András Büki

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Traumatic brain injury (TBI) evokes widespread/diffuse axonal injury (TAI) significantly contributing to its morbidity and mortality. While classic theories suggest that traumatically injured axons are mechanically torn at the moment of injury, studies in the last two decades have not supported this premise in the majority of injured axons. Rather, current(More)
Axonal injury is a feature of traumatic brain injury (TBI) contributing to both morbidity and mortality. The traumatic axon injury (TAI) results from focal perturbations of the axolemma, allowing for calcium influx triggering local intraaxonal cytoskeletal and mitochondrial damage. This mitochondrial damage has been posited to cause local bioenergetic(More)
In animals and man, traumatic brain injury (TBI) results in axonal injury (AI) that contributes to morbidity and mortality. Such injured axons show progressive change leading to axonal disconnection. Although several theories implicate calcium in the pathogenesis of AI, experimental studies have failed to confirm its pivotal role. To explore the(More)
Pituitary adenylate cyclase activating polypeptide (PACAP) is a widely distributed neuropeptide that has numerous different actions. Recent studies have shown that PACAP exerts neuroprotective effects not only in vitro but also in vivo, in animal models of global and focal cerebral ischemia, Parkinson's disease and axonal injuries. Traumatic brain injury(More)
Recent observations concerning presumed calcium-induced mitochondrial damage and focal intraaxonal proteolysis in the pathogenesis of traumatic axonal injury (TAI) have opened new perspectives for therapeutic intervention. Studies from our laboratory demonstrated that cyclosporin A (CsA), a potent inhibitor of Ca2+-induced mitochondrial damage, administered(More)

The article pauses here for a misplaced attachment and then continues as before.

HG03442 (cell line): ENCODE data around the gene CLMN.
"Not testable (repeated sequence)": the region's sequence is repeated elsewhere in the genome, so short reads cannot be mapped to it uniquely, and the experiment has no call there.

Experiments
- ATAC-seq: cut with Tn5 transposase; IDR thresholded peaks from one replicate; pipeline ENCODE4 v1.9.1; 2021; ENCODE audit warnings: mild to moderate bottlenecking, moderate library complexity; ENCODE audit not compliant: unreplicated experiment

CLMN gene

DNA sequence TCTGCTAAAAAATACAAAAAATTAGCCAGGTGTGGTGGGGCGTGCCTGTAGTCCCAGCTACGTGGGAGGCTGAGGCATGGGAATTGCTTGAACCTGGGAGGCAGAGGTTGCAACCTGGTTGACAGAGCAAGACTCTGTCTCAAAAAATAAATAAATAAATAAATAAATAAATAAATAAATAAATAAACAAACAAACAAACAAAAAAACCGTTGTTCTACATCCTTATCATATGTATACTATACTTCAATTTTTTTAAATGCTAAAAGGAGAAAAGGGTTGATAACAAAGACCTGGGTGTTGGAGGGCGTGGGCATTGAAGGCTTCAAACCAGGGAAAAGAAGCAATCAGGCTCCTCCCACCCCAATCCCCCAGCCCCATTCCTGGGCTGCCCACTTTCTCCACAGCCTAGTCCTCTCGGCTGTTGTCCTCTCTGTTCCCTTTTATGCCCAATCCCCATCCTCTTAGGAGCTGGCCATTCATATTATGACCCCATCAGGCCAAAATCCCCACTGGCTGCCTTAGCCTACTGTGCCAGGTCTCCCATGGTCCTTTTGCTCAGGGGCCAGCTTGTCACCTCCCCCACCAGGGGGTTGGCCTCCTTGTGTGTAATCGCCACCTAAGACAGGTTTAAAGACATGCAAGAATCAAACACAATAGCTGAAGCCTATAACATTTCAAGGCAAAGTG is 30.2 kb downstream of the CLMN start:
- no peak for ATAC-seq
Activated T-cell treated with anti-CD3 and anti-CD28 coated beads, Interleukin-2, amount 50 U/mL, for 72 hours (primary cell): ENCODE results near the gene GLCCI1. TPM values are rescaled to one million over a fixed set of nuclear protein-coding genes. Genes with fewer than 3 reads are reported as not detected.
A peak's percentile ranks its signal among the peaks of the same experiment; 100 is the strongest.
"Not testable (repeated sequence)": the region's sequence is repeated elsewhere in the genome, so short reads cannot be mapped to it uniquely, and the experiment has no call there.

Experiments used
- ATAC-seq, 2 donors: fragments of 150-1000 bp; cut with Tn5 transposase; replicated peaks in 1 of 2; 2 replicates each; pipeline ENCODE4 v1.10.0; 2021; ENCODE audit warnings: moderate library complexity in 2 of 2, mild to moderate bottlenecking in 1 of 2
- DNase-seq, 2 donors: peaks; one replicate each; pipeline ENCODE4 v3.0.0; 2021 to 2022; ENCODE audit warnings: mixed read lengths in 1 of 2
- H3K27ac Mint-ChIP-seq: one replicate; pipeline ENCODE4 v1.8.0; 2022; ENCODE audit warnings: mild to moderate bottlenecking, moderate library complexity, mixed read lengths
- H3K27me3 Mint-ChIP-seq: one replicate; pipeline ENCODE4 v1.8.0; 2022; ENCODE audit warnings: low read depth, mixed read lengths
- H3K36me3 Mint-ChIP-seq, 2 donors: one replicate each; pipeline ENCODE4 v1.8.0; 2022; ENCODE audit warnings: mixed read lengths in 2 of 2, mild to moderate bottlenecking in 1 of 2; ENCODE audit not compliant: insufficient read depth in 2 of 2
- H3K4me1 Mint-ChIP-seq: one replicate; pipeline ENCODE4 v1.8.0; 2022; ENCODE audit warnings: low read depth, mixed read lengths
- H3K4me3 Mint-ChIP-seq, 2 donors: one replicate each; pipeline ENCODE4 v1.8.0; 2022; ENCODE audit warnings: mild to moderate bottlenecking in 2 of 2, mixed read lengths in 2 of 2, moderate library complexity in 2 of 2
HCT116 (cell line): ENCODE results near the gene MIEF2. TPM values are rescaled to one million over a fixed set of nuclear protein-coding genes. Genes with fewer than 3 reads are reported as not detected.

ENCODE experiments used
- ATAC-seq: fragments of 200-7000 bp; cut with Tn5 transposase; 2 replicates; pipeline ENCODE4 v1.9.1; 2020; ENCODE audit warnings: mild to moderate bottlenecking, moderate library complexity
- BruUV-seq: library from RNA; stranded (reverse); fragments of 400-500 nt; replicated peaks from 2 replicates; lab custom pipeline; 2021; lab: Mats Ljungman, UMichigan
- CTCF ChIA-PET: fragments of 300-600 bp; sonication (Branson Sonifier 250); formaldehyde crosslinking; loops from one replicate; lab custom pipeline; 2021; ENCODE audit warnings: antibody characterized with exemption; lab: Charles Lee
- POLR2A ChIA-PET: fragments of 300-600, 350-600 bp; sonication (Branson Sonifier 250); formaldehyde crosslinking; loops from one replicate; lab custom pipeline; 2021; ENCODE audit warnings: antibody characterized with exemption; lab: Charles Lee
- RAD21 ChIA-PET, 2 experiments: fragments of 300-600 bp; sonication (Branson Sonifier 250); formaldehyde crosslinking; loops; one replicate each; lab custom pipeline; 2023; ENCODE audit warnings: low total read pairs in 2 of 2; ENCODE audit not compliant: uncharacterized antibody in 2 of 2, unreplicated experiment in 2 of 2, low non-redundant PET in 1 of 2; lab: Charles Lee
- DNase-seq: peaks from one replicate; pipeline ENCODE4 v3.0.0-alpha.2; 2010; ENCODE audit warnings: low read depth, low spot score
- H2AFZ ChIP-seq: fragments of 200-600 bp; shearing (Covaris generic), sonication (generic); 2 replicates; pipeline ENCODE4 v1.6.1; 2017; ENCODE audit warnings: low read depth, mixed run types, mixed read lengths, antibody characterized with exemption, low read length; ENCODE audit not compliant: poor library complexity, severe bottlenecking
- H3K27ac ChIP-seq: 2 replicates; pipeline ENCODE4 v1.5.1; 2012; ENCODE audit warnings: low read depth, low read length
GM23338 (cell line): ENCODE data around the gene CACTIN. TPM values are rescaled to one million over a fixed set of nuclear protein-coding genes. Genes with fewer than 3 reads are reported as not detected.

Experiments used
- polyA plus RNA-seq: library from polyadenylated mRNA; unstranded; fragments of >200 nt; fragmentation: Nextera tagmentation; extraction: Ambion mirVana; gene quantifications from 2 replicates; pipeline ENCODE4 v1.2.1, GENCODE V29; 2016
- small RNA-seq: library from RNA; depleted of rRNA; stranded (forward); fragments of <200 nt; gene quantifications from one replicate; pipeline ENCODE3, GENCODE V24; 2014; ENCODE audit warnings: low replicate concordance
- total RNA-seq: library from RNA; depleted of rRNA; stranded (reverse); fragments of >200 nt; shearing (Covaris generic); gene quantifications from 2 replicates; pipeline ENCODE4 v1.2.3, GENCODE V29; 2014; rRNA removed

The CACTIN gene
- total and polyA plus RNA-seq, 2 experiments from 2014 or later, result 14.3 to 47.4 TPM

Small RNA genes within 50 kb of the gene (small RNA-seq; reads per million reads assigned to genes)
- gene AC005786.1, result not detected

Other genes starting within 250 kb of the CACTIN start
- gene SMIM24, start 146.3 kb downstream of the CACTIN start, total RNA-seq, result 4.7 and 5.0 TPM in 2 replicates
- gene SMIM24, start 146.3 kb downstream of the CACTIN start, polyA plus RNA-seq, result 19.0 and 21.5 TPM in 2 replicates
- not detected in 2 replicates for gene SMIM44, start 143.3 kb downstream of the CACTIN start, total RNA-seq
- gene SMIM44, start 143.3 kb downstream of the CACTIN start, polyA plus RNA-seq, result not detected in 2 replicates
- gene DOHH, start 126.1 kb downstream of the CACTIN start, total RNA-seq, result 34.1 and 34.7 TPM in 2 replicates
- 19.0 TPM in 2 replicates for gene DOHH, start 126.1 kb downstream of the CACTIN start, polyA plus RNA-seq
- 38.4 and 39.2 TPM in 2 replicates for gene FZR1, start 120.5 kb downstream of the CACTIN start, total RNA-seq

Traumatic brain injury (TBI) in animals and man generates widespread axonal injury characterized by focal axolemmal permeability changes, induction of calpain-mediated proteolysis, and neurofilament side-arm modification associated with neurofilament compaction (NFC) evolving to axonal disconnection. Recent observations have suggested that moderate(More)
In traumatic axonal injury, Ca2+ influx across a focally damaged axolemma precipitates local mitochondrial failure, degradation of the subaxolemmal spectrin network and compaction of neurofilaments, which collectively contribute to axonal failure. In previous studies, cyclosporin A pretreatment preserved mitochondrial integrity and attenuated axonal failure(More)
Background. Calcium-induced proteolytic processes are considered key players in the progressive pathobiology of traumatic brain injury (TBI). Activation of calpain and caspases after TBI leads to the cleavage of cytoskeletal proteins such as non-erythroid alpha II-spectrin. Recent reports demonstrate that the levels of spectrin and spectrin breakdown(More)
This review summarizes protein biomarkers in mild and severe traumatic brain injury in adults and children and presents a strategy for conducting rationally designed clinical studies on biomarkers in head trauma. We performed an electronic search of the National Library of Medicine’s MEDLINE and Biomedical Library of University of Pennsylvania database in(More)
Elevated cerebrospinal fluid (CSF) concentrations of asymmetric dimethylarginine (ADMA), an endogenous inhibitor of nitric oxide synthase (NOS), are assumed to be related to delayed vasospasm after subarachnoid haemorrhage (SAH). However, data on CSF concentrations of L-arginine, ADMA and its structural isomer symmetric dimethylarginine (SDMA) are very(More)